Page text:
Airport construction mainly includes aprons, runways, taxiways, buildings in airport terminal areas, and ancillary buildings. Most of the airports in southeast China are built on the coast. Some runways can be built only after reclaiming land from the sea. Therefore, airports can involve comprehensive construction requiring the use of many geosynthetic products.

2.6 Applications in mine construction

Mine construction requires the building of tailings reservoirs, used to pile waste excreted sand aggregate.

It is necessary to solve any anti-filtration and anti-seepage problems to guarantee the security and the stability of the tailings dam. For this reason, the selection of geotextiles—instead of sand and stone—as the filtration layer and the use of geomembranes and composite geomembranes for the anti-seepage material is preferred.

Currently, of the thousands of mines in China, it is estimated that more than 30% use some kind of geosynthetic material.

2.7 Applications in urban construction

Urban construction focuses on traffic and housing construction.

Of course, these projects need to address anti-seepage, especially on the southeast China coast. There the water level is high and the rainy season is long, so the seepage problem becomes even more crucial.

Geomembranes are used to solve the anti-seepage problems for subway tunnels, underground stations, basements, and underground garages.

It is also a good option to use geo-membrane in city roof greening and tri-dimensional forestation.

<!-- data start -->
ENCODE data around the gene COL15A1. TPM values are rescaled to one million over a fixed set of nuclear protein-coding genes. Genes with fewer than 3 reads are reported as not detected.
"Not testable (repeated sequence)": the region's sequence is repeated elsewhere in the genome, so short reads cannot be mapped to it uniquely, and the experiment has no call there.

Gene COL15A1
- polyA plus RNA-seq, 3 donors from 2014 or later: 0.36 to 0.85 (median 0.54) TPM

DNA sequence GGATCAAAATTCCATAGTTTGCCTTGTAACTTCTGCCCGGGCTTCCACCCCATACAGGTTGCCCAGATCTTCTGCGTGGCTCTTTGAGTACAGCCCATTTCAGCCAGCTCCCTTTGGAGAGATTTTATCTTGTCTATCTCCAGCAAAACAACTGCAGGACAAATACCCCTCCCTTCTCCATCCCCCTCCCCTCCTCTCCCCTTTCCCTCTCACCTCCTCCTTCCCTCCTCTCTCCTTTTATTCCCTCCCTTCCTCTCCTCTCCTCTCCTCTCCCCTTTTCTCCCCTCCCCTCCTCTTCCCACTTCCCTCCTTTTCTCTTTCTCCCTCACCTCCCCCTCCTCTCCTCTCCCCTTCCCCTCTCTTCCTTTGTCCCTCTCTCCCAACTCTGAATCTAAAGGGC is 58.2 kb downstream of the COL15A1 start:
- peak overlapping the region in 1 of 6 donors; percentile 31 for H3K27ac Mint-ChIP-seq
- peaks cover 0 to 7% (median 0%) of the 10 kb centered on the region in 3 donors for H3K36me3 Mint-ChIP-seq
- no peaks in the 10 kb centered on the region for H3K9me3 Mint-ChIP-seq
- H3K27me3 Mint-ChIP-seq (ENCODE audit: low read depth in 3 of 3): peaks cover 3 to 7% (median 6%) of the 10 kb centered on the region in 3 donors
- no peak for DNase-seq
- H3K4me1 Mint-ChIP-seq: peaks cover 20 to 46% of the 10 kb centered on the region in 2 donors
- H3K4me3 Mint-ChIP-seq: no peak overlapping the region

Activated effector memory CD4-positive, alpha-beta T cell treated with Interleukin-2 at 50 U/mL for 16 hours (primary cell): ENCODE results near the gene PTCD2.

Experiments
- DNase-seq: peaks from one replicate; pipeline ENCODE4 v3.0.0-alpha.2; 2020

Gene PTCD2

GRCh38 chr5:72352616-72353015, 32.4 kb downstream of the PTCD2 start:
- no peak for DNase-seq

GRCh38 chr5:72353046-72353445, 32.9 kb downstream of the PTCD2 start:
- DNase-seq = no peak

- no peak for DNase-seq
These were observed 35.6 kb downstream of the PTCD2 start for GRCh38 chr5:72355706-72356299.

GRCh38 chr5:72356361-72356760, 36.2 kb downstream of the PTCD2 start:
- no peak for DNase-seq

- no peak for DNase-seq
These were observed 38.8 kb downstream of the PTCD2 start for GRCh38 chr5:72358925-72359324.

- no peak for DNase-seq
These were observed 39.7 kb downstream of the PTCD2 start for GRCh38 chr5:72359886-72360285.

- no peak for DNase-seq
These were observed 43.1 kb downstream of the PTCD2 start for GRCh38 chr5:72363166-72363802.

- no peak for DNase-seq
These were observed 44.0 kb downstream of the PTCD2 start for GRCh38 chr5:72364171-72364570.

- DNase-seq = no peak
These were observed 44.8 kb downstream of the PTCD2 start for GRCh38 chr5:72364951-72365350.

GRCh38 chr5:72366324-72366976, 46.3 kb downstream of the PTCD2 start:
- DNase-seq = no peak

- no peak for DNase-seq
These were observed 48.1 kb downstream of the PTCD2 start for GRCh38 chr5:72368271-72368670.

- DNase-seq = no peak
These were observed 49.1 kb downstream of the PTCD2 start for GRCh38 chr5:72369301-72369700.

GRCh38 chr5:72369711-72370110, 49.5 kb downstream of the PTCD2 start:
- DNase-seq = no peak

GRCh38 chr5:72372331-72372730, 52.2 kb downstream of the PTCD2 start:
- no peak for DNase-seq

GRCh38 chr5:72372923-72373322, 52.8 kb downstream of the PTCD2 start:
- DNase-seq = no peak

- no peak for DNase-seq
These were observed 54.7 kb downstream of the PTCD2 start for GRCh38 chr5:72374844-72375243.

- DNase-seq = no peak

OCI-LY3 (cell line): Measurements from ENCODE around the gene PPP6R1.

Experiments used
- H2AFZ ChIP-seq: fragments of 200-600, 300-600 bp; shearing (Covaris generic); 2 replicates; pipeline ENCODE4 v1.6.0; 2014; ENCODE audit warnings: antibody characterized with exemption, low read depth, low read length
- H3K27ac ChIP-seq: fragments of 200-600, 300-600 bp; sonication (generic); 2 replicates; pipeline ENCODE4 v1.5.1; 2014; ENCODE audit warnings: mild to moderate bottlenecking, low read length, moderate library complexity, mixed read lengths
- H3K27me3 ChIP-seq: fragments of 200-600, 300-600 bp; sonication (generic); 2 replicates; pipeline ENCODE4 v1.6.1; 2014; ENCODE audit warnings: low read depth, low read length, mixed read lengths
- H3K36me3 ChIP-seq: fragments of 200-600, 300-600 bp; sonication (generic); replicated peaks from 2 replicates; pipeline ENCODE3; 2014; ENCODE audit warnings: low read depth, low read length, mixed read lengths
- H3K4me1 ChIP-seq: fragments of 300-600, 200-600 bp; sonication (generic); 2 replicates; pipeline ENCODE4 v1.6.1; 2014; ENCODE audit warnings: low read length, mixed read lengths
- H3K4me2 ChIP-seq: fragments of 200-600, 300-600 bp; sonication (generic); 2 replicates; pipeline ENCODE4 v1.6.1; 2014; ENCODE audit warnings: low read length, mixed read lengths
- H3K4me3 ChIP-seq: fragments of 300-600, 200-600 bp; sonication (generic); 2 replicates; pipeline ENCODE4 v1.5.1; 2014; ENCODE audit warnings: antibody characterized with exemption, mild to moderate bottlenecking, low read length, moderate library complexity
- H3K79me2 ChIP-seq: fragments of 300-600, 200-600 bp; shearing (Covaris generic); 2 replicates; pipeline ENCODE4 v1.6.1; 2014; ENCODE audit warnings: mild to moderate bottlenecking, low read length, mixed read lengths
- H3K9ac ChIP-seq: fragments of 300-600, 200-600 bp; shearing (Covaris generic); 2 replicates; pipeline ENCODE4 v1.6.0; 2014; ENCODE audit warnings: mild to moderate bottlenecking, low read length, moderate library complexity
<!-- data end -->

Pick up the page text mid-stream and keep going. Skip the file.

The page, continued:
2.8 Application in western development construction

China currently has a strategic decision to make concerning western development.

It is not only an opportunity for the western part of the country, but also an opportunity for further development of the eastern part. Strengthening the cooperation between the two parts of the country is bound to push common development forward.

The total area of the western region of China is about 6,850,000km2 (2,644,785mi2), making up 71.4% of the total land area of China, including 12 provinces, municipalities, and autonomous regions such as Shaanxi, Gansu, Qinghai, Ningxia, Xinjiang, Sichuan, Chongqing, Yunnan, Guizhou, Tibet, Guangxi, and Inner Mongolia. Every area has its own development advantages and development emphasis areas.

The emphasis of the current infrastructure construction is on water conservancy, railways, highways, airports, and urban construction, as well as preserving the ecological environment. All of these require the use of new materials, new processes, and new technologies to ensure the engineering construction quality, increase the construction pace, and reduce project costs.